7 tips for ecologists working with policymakers

Two of our policy fellows contrast the way academia and policymakers work, based on all they learnt at Defra.

Deepa Senapathi and Bethan O’Leary
Deepa Senapathi and Bethan O’Leary

Deepa Senapathi of the University of Reading and Bethan O’Leary of the Universities of Salford and York were our first two BES Policy Fellows.

They spent six months part-time at Defra, the UK government’s Department for the Environment, Food and Rural Affairs.

The BES Policy Fellowship offers a rare opportunity to support the career development of mid-career scientists by providing a placement opportunity within government and salary support for this.

Here’s seven things they’ve learnt about how evidence is used to inform policy.

1. Policymakers and academics think differently

Policymakers often have multidisciplinary backgrounds and their experience in using evidence to inform policy means that they think about problems in different terms or from different angles. They also often have a broad knowledge base of the local context or previous projects or policies that have been tried that you may not know about.

It means that policymakers can ask questions differently, and understanding what the question actually is that is being asked is really important.

For example, a policymaker may ask what the main threat facing a species is when they really mean what is the most imminent threat. The BES Policy Fellowship has given us the experience of working through a thought process to understand what the question being asked actually is.

2. Policy decisions consider more than just scientific evidence

Policy decisions have to be consistent with existing policy, and they have to balance social, economic, and practical considerations as well as being informed by the best available evidence.

Well-communicated, accessible, and high-quality research that addresses complex questions relevant to policy and recognises the wider social and political context is required to maximise the policy value of research.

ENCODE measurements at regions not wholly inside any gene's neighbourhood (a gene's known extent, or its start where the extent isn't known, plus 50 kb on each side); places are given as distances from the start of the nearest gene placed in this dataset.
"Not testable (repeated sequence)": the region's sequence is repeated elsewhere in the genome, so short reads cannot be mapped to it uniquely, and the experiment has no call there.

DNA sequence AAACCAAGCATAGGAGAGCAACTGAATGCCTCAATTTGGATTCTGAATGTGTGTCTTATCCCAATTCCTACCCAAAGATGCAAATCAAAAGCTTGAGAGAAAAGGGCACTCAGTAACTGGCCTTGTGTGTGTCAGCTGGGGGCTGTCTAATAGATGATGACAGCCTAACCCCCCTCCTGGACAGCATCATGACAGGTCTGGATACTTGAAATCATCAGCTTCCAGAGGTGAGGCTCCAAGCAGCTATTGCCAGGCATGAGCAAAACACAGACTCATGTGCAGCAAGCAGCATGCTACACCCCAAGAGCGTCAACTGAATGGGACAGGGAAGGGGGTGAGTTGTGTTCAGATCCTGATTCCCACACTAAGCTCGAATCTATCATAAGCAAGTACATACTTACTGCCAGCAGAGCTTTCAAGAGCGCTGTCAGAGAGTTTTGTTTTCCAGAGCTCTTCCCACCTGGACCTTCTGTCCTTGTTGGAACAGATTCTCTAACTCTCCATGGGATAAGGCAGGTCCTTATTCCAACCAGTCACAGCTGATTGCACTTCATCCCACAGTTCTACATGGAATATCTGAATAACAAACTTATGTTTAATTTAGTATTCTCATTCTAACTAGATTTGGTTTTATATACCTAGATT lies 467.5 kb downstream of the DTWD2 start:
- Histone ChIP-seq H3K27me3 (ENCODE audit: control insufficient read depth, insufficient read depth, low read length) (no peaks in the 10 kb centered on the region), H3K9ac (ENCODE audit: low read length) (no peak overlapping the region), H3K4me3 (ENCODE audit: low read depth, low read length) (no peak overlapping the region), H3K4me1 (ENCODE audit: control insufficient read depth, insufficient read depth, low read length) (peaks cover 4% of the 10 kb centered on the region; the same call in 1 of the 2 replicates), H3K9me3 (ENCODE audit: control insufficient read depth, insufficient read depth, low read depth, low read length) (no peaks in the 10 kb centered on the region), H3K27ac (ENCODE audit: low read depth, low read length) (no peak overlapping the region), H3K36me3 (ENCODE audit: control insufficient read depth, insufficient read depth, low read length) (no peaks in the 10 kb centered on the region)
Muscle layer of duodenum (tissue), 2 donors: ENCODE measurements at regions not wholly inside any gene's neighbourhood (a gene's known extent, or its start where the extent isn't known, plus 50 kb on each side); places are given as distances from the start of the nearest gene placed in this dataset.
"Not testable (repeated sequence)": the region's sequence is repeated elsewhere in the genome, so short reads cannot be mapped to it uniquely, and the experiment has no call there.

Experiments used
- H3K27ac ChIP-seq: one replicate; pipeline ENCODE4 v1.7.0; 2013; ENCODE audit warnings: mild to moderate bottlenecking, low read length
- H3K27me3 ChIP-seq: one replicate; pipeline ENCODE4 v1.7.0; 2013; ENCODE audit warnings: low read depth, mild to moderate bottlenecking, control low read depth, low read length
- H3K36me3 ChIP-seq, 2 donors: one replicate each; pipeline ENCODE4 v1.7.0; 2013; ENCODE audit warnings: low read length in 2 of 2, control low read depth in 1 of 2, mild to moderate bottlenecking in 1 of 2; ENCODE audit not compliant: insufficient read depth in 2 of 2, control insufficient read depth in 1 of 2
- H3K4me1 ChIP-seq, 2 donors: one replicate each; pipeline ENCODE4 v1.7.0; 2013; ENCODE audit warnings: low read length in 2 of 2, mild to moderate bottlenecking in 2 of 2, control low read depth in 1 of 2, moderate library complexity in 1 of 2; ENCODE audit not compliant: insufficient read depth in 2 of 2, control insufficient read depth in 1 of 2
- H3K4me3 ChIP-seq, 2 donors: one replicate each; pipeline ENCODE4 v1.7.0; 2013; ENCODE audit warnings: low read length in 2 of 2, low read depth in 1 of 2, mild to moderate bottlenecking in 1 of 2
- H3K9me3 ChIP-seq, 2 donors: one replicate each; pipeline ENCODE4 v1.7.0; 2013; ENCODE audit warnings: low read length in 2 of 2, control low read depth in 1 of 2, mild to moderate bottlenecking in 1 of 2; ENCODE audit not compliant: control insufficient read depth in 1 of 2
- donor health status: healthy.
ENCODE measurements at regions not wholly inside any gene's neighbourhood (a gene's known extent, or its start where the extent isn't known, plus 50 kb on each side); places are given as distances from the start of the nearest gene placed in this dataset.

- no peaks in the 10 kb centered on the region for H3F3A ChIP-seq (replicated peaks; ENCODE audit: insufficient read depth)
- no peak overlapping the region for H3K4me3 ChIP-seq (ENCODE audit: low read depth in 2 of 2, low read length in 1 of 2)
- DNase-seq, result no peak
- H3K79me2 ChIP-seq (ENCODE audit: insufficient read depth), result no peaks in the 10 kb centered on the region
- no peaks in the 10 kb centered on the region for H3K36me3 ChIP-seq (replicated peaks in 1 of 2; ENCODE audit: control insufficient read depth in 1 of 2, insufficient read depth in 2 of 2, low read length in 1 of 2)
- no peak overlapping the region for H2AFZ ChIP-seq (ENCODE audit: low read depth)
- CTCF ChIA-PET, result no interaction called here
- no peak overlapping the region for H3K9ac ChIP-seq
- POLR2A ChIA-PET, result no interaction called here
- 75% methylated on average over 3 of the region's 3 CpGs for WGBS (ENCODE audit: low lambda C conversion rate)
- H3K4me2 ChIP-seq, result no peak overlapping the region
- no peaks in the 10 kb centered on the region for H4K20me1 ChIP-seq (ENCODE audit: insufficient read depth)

3. Policymakers are really keen to engage academics in policy

There is a demand for politically, economically and socially relevant research in government, and continued engagement across sectors provides better access to evidence for policy teams.

Since our fellowships started we have spoken to a lot of different teams and people working in evidence and policy, both within Defra and the wider network of delivery agencies.

One of the things that surprised us was just how welcoming and interested they are to learn about our fellowships and research, and how many ‘knowledge exchange’ or ‘policy’ fellowships or interns from academia there are – although mostly at PhD level.

The challenge is in matching up funding, timescales and expectations between the two sectors.

4. Timelines for delivery vary significantly between academia and the policy world

Academics have a longer duration – usually years to gather evidence to answer a particular question. Policymakers have to make decisions based on the evidence available to them at a particular point in time, within a fairly short duration.

5. Policy is more reactive than academia

Policy responds to a variety of influences (e.g. social, political, evidential) meaning that it can offer a relatively fast-paced and sometimes reactive decision-making environment, albeit under structured long-term and forward-thinking strategies.

Aligning academic research with long-term strategies and engaging policymakers in research can help to pre-empt these instances and ensure evidence responds to policy needs, although unforeseen requirements in evidence will always emerge presenting challenges for both academics and policymakers.

6. Keep your message short and sweet

Policymakers are busy people. Learning to communicate your message in one or two pages of accessible text is essential.

7. Staff within government are more transient than in academia

There is movement of staff across teams and across departments within government which may not be that dissimilar to the trajectory of early career researchers, but may happen at shorter time scales.

This does pose a challenge in terms of continuity of contact, but enabling networks such as the BES policy team and Policy Fellow alumni network should help, as they continue to provide access to decision-makers and help bridge the gap following the completion of a fellowship.

This article is adapted from a piece that first appeared in our membership magazine.

A career boost

Both Deepa and Bethan are now working on new projects following their policy fellowships.

Deepa Senapathi

Deepa started a NERC Knowledge Exchange Fellowship at the University of Reading in January. She is working with policymakers, delivery agencies, conservation NGOs and land managers to enhance land management for biodiversity and multiple ecosystem services. She credits the policy fellowship as a stepping stone to getting the knowledge exchange fellowship.


Bethan O’Leary

Bethan continues to work at the University of York, but is now working half-time at the University of Salford on a NERC Environmental Evidence for the Future (EEF) initiative call. They are exploring methods to monitor and evaluate the effectiveness of marine spatial management measures. “The contacts I made during the BES policy fellowship were invaluable to identifying project partners and getting letters of support for our bid,” says Bethan.